Close on the heels of the clean-up drive at the St George’s island beach on May 6 ( Café May 9), came two more back-to-back beach clean-up drives. This time citizen volunteers, led by waste management expert Clinton Vaz from V-Recycle cleaned up the Monkey beach near Vasco and the Grande island beach off the coast of Vasco on May 17th and 18th respectively.
This time around, the group collected a mind-boggling total of 153 bags of waste, weighing 2,650 kgs from the two beaches which included 82 bags of beer and liquor glass bottles, 45 bags of plastic water bottles and 26 bags of non-recyclable waste.
This latest initiative in Goa is part of an unprecedented, coordinated waste and brand audits in key cities of India. Scheduled to take place between May 16 to May 30 in the cities of Delhi, Pune, Mumbai, Chennai, and Bengaluru along with various cities in Goa, Kerala, and 12 Himalayan States, the audits seek to highlight the role of corporations in the global plastic waste crisis, results of which will be published on June 4 to coincide with the World Environment Day.
The Monkey Beach is a secluded beach which is accessible by boats and by foot from a steep slope adjacent to the Vasco Landfill site at Sada. The 18-member citizen volunteer team, led by V-Recycle trekked down the steep slope and was shocked to see the accumulated waste on the small beach. Four hours of hard work under a merciless sun resulted in the collection of 70 bags of waste ( 37 bags of beer and liquor bottles, 19 bags of plastic bottles and 14 bags of non-recyclable waste).
Amrita Sunita Anand, team member, Video Volunteers, the Anjuna based community monitoring organisation, who was a volunteer at Monkey Beach said, “We found tons of waste buried just between the rocks at one spot. At multiple sites we found burnt waste. I collected some 70 used sanitary pads.” According to Amrita the solution lay in collecting hefty deposits from the tourists before they boarded the boats. “All glass bottles should be approximately counted and deposits of INR 1,000 or more should be taken according to the quantity. The money can be refunded if the waste is brought back.”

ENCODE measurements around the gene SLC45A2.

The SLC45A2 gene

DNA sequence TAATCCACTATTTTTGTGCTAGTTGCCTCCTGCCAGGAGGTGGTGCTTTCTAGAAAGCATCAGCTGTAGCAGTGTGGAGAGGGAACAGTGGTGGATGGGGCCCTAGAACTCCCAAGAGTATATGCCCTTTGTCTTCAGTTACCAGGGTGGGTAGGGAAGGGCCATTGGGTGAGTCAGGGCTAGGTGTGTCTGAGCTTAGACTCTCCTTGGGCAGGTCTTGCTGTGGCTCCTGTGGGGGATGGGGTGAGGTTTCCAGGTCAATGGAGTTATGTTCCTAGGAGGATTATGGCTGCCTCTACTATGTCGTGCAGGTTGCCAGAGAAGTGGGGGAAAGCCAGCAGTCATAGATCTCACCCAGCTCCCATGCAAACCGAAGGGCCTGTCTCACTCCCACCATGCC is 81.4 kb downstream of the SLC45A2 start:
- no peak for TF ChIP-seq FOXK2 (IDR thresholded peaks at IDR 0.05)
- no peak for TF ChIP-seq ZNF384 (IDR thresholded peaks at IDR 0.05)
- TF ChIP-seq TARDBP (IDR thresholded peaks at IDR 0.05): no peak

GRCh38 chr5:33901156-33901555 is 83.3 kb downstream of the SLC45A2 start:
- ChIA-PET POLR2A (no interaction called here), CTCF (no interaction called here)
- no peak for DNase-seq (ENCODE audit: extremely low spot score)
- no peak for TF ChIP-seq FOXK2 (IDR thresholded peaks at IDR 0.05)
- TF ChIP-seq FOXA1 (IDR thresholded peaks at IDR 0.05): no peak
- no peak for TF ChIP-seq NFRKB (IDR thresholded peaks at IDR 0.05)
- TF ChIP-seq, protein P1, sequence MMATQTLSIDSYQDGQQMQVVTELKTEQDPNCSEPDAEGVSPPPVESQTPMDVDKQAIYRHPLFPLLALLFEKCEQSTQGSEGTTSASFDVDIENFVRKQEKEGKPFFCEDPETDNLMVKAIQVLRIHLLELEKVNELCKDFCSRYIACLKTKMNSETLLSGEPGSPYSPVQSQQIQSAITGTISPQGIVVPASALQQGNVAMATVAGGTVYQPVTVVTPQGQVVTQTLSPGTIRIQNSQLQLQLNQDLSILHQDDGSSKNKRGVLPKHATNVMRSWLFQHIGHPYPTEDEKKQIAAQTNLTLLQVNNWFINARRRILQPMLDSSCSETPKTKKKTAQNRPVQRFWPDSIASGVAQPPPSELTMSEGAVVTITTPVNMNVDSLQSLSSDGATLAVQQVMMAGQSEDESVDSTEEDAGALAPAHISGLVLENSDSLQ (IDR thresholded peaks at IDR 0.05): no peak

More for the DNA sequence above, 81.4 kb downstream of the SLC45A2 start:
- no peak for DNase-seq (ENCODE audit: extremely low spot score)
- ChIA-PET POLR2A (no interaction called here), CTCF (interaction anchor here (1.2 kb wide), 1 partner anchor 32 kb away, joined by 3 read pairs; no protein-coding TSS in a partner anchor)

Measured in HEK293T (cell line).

Amrita was appalled to see the Vasco Landfill so close to the beach and the sea. “This is disastrous planning. No landfill should be allowed around the beach. In fact, we should do away with the culture of landfills,” she said.
The situation was no different at the Grande island on Friday. The 25 volunteers who boarded a motor boat for the island from the Baina beach were shocked to see the environmental damage on the beach.
Several hundred beer and liquor bottles, many broken, several hundred plastic water bottles and assorted waste lay strewn on the picturesque island beach.
After, yet another four-hour, back breaking effort, the group collected 83 bags of waste (45 bags of glass bottles, 26 bags of plastic bottles and 12 bags of non-recyclables).Deepak Pathania, Margao based inventor-designer who was one of the volunteers said, “I was shocked to see that we collected 80 bags. It looked as if we could have easily gathered hundreds more.”
According to Pathania, the government must fix toll booths at all jetties where a refundable deposit should be collected from tourists for every consumable product that they take on board the boat.
Pathania was confident this system would work. He said, “Indians are messy but thrifty more than messy. Everyone will bring back their garbage. If they don’t then the boat operators will bring it back to make the extra buck.”
Pathania was even ready to design the toll both for the government. “I would like to design the booth with small scale garbage compactors so that the garbage that leaves from the booth is not only segregated but also compacted,” he said. [H]